Table of contents2 Common infrastructure →

1 Introduction

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1.1 Background

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The World Wide Web's markup language has always been HTML. HTML was primarily designed as a language for semantically describing scientific documents, although its general design and adaptations over the years have enabled it to be used to describe a number of other types of documents.

The main area that has not been adequately addressed by HTML is a vague subject referred to as Web Applications. This specification attempts to rectify this, while at the same time updating the HTML specifications to address issues raised in the past few years.

1.2 Audience

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This specification is intended for authors of documents and scripts that use the features defined in this specification, implementors of tools that operate on pages that use the features defined in this specification, and individuals wishing to establish the correctness of documents or implementations with respect to the requirements of this specification.

This document is probably not suited to readers who do not already have at least a passing familiarity with Web technologies, as in places it sacrifices clarity for precision, and brevity for completeness. More approachable tutorials and authoring guides can provide a gentler introduction to the topic.

In particular, familiarity with the basics of DOM Core and DOM Events is necessary for a complete understanding of some of the more technical parts of this specification. An understanding of Web IDL, HTTP, XML, Unicode, character encodings, JavaScript, and CSS will also be helpful in places but is not essential.

1.3 Scope

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This specification is limited to providing a semantic-level markup language and associated semantic-level scripting APIs for authoring accessible pages on the Web ranging from static documents to dynamic applications.

The scope of this specification does not include providing mechanisms for media-specific customization of presentation (although default rendering rules for Web browsers are included at the end of this specification, and several mechanisms for hooking into CSS are provided as part of the language).

The scope of this specification is not to describe an entire operating system. In particular, hardware configuration software, image manipulation tools, and applications that users would be expected to use with high-end workstations on a daily basis are out of scope. In terms of applications, this specification is targeted specifically at applications that would be expected to be used by users on an occasional basis, or regularly but from disparate locations, with low CPU requirements. For instance online purchasing systems, searching systems, games (especially multiplayer online games), public telephone books or address books, communications software (e-mail clients, instant messaging clients, discussion software), document editing software, etc.

1.4 History

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For its first five years (1990-1995), HTML went through a number of revisions and experienced a number of extensions, primarily hosted first at CERN, and then at the IETF.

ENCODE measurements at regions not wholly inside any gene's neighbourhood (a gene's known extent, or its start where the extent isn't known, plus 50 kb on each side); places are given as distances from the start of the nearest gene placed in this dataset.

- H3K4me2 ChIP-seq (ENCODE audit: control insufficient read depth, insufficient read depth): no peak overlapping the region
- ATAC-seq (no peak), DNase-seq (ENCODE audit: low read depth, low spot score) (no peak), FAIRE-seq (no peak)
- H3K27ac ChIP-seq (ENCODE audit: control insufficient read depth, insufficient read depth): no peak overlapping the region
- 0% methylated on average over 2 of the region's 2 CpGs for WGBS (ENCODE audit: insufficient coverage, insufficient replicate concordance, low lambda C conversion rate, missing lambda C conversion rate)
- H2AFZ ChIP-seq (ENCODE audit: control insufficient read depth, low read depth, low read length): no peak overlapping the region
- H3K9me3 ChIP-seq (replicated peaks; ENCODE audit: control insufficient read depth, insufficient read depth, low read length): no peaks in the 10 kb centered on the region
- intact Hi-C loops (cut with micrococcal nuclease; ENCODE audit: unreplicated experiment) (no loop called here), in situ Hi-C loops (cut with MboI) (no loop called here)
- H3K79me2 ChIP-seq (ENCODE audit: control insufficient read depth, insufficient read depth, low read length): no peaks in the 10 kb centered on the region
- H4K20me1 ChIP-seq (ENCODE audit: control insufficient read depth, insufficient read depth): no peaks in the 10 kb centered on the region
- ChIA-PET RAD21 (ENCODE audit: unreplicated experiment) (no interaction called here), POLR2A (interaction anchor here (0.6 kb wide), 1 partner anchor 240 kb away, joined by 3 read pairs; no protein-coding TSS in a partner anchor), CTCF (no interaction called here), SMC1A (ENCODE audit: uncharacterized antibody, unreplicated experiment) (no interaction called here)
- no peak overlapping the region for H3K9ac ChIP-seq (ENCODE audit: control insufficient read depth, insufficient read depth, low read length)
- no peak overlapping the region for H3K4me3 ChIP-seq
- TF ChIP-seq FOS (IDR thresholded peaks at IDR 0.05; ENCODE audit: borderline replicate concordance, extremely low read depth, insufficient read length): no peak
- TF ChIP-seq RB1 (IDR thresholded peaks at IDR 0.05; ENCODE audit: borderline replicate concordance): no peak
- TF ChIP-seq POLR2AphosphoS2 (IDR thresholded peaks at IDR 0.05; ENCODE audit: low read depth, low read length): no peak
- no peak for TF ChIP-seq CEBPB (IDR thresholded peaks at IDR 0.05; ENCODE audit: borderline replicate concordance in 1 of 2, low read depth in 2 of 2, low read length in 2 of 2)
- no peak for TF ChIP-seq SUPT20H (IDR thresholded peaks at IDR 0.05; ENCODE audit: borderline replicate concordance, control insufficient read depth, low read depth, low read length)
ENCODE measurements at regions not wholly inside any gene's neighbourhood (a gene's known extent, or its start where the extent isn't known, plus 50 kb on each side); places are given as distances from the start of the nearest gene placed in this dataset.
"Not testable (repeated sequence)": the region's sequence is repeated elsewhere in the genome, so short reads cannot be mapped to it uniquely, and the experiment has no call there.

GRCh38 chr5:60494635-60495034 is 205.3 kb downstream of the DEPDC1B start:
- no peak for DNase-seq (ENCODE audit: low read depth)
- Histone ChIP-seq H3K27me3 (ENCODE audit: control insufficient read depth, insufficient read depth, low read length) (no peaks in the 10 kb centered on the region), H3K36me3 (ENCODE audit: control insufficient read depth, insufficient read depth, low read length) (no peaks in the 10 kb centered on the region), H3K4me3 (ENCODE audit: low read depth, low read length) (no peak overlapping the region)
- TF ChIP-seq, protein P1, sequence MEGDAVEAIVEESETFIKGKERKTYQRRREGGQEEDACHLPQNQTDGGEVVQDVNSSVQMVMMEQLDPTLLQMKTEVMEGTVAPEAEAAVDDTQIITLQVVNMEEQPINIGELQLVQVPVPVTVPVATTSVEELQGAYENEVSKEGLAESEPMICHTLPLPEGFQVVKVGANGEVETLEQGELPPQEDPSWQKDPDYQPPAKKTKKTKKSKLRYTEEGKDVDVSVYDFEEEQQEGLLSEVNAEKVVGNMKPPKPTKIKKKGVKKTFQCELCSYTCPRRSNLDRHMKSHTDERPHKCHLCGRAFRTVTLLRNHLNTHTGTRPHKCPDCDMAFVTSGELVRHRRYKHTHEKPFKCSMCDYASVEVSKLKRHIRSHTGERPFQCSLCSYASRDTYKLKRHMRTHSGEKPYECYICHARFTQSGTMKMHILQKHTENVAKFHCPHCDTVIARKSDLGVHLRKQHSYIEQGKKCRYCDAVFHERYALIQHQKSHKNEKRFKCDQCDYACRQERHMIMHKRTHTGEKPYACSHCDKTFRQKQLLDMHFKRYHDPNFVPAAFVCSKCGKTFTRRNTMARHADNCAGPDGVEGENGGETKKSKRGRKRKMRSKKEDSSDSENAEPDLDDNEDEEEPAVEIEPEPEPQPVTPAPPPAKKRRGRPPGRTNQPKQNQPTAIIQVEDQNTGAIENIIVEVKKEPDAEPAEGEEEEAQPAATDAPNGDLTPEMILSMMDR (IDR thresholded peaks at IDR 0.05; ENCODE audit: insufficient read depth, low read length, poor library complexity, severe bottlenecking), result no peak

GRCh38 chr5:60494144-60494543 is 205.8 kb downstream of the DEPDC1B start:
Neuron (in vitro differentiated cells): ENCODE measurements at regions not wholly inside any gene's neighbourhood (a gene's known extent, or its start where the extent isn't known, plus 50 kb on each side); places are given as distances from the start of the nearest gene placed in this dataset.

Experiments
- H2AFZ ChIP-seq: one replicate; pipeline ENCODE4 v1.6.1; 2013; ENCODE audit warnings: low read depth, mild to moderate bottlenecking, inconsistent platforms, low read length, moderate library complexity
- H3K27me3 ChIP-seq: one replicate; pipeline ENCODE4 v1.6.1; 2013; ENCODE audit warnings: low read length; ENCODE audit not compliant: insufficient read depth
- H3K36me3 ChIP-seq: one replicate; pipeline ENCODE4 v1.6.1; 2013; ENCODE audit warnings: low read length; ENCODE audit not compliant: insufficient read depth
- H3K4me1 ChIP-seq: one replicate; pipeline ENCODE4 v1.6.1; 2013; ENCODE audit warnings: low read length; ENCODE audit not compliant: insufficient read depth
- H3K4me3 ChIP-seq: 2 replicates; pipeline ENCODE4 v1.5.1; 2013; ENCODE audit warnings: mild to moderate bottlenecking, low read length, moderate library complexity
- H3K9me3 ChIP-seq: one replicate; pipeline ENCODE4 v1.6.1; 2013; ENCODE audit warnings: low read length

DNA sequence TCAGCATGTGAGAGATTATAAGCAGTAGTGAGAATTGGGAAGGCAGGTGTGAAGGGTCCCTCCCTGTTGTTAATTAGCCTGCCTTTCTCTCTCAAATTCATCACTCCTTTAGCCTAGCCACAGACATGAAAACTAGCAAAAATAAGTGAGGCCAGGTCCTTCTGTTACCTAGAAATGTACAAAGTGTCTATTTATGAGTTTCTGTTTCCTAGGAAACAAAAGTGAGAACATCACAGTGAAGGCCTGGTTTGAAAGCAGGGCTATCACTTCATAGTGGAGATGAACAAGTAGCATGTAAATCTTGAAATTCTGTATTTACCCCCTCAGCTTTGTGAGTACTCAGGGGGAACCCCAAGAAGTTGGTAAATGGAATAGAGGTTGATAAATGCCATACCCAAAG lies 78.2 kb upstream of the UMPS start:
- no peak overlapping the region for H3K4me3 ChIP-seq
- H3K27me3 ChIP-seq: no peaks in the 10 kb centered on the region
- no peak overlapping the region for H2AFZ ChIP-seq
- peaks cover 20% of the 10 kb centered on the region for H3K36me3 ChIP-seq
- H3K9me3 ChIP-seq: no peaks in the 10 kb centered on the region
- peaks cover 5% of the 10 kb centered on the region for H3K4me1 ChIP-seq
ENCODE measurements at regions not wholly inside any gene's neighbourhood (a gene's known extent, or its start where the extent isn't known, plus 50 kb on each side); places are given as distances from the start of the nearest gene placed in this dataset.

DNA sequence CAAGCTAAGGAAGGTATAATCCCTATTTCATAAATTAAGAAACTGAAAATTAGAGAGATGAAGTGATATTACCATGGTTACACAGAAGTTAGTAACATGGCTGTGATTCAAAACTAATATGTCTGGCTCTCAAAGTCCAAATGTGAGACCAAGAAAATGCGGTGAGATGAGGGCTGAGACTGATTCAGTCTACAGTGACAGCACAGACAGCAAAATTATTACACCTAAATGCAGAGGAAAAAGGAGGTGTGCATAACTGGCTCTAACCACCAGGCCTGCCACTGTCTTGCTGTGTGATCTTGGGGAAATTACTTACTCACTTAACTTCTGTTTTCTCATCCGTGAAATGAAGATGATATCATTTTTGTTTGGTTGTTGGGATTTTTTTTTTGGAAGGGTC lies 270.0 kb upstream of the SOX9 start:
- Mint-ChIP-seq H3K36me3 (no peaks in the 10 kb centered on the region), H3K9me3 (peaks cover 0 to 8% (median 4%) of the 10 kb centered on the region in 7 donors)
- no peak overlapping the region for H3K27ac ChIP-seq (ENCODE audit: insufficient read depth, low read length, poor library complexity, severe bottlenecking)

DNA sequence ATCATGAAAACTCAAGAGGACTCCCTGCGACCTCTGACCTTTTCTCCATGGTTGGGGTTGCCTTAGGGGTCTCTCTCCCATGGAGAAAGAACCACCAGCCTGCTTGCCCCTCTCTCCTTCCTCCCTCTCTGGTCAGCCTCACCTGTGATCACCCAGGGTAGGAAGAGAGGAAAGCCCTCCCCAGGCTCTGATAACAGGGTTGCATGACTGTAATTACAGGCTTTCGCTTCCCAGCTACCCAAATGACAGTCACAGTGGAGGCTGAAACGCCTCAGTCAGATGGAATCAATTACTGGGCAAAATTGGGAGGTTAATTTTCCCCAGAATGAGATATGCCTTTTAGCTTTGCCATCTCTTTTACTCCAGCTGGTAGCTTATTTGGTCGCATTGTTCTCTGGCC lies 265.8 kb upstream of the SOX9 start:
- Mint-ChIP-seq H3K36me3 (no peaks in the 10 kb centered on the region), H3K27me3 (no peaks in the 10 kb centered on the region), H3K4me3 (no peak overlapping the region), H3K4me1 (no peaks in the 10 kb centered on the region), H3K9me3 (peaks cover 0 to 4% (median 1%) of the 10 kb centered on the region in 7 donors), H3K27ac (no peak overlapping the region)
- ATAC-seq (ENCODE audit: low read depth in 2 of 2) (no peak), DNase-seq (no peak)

With the creation of the W3C, HTML's development changed venue again. A first abortive attempt at extending HTML in 1995 known as HTML 3.0 then made way to a more pragmatic approach known as HTML 3.2, which was completed in 1997. HTML4 followed, reaching completion in 1998.

At this time, the W3C membership decided to stop evolving HTML and instead begin work on an XML-based equivalent, called XHTML. This effort started with a reformulation of HTML4 in XML, known as XHTML 1.0, which added no new features except the new serialization, and which was completed in 2000. After XHTML 1.0, the W3C's focus turned to making it easier for other working groups to extend XHTML, under the banner of XHTML Modularization. In parallel with this, the W3C also worked on a new language that was not compatible with the earlier HTML and XHTML languages, calling it XHTML2.

Around the time that HTML's evolution was stopped in 1998, parts of the API for HTML developed by browser vendors were specified and published under the name DOM Level 1 (in 1998) and DOM Level 2 Core and DOM Level 2 HTML (starting in 2000 and culminating in 2003). These efforts then petered out, with some DOM Level 3 specifications published in 2004 but the working group being closed before all the Level 3 drafts were completed.

In 2003, the publication of XForms, a technology which was positioned as the next generation of Web forms, sparked a renewed interest in evolving HTML itself, rather than finding replacements for it. This interest was borne from the realization that XML's deployment as a Web technology was limited to entirely new technologies (like RSS and later Atom), rather than as a replacement for existing deployed technologies (like HTML).

A proof of concept to show that it was possible to extend HTML4's forms to provide many of the features that XForms 1.0 introduced, without requiring browsers to implement rendering engines that were incompatible with existing HTML Web pages, was the first result of this renewed interest. At this early stage, while the draft was already publicly available, and input was already being solicited from all sources, the specification was only under Opera Software's copyright.